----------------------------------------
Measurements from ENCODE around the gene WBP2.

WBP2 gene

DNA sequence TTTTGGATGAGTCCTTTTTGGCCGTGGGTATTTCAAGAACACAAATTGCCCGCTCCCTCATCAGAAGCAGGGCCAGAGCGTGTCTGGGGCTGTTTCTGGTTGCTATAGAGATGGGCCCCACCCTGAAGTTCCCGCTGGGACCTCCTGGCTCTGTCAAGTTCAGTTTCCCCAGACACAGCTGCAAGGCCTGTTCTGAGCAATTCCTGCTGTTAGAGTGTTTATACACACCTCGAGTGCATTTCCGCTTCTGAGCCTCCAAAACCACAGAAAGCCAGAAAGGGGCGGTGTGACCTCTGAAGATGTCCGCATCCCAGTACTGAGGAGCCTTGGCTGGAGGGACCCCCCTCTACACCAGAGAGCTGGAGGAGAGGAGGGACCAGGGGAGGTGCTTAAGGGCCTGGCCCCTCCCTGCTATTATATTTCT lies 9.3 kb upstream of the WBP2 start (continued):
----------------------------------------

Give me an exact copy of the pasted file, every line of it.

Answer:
Measurements from ENCODE around the gene WBP2.

WBP2 gene

DNA sequence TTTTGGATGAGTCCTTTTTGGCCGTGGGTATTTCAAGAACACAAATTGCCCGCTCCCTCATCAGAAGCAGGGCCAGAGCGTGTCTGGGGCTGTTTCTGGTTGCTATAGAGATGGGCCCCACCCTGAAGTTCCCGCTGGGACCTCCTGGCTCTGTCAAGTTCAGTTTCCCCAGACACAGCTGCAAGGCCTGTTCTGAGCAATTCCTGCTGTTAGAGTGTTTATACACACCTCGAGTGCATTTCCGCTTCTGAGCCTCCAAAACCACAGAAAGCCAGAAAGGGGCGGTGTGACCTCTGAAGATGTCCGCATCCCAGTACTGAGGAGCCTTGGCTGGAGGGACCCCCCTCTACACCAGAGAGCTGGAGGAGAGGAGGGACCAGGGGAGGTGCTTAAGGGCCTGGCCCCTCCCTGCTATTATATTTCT lies 9.3 kb upstream of the WBP2 start (continued):